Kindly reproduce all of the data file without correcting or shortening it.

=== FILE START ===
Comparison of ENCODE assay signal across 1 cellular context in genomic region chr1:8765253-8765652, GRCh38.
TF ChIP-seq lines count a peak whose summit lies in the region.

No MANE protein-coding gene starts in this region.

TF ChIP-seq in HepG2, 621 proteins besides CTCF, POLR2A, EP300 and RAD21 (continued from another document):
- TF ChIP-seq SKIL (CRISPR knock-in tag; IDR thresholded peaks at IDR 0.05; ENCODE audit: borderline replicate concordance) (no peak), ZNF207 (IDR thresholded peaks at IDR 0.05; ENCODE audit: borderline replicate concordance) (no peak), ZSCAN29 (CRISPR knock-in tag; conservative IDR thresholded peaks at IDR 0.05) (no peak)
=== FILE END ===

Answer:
Comparison of ENCODE assay signal across 1 cellular context in genomic region chr1:8765253-8765652, GRCh38.
TF ChIP-seq lines count a peak whose summit lies in the region.

No MANE protein-coding gene starts in this region.

TF ChIP-seq in HepG2, 621 proteins besides CTCF, POLR2A, EP300 and RAD21 (continued from another document):
- TF ChIP-seq SKIL (CRISPR knock-in tag; IDR thresholded peaks at IDR 0.05; ENCODE audit: borderline replicate concordance) (no peak), ZNF207 (IDR thresholded peaks at IDR 0.05; ENCODE audit: borderline replicate concordance) (no peak), ZSCAN29 (CRISPR knock-in tag; conservative IDR thresholded peaks at IDR 0.05) (no peak)